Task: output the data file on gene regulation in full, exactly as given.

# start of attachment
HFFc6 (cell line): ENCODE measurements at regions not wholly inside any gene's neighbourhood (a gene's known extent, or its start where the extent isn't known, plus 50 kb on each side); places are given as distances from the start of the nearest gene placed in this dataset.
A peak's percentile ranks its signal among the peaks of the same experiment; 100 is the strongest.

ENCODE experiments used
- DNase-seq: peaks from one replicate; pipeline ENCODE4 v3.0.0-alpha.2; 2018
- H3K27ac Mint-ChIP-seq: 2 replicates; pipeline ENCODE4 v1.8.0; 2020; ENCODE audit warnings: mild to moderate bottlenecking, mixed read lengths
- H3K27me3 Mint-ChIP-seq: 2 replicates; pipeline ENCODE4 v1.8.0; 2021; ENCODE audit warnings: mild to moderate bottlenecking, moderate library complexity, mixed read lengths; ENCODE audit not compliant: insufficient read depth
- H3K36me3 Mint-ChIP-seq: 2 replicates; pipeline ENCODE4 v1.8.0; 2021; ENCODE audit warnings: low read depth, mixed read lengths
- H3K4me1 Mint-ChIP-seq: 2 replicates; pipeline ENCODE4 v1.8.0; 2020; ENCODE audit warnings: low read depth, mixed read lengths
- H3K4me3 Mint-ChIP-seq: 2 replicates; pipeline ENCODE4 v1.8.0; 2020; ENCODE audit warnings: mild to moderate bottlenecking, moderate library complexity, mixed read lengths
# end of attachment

HFFc6 (cell line): ENCODE measurements at regions not wholly inside any gene's neighbourhood (a gene's known extent, or its start where the extent isn't known, plus 50 kb on each side); places are given as distances from the start of the nearest gene placed in this dataset.
A peak's percentile ranks its signal among the peaks of the same experiment; 100 is the strongest.

ENCODE experiments used
- DNase-seq: peaks from one replicate; pipeline ENCODE4 v3.0.0-alpha.2; 2018
- H3K27ac Mint-ChIP-seq: 2 replicates; pipeline ENCODE4 v1.8.0; 2020; ENCODE audit warnings: mild to moderate bottlenecking, mixed read lengths
- H3K27me3 Mint-ChIP-seq: 2 replicates; pipeline ENCODE4 v1.8.0; 2021; ENCODE audit warnings: mild to moderate bottlenecking, moderate library complexity, mixed read lengths; ENCODE audit not compliant: insufficient read depth
- H3K36me3 Mint-ChIP-seq: 2 replicates; pipeline ENCODE4 v1.8.0; 2021; ENCODE audit warnings: low read depth, mixed read lengths
- H3K4me1 Mint-ChIP-seq: 2 replicates; pipeline ENCODE4 v1.8.0; 2020; ENCODE audit warnings: low read depth, mixed read lengths
- H3K4me3 Mint-ChIP-seq: 2 replicates; pipeline ENCODE4 v1.8.0; 2020; ENCODE audit warnings: mild to moderate bottlenecking, moderate library complexity, mixed read lengths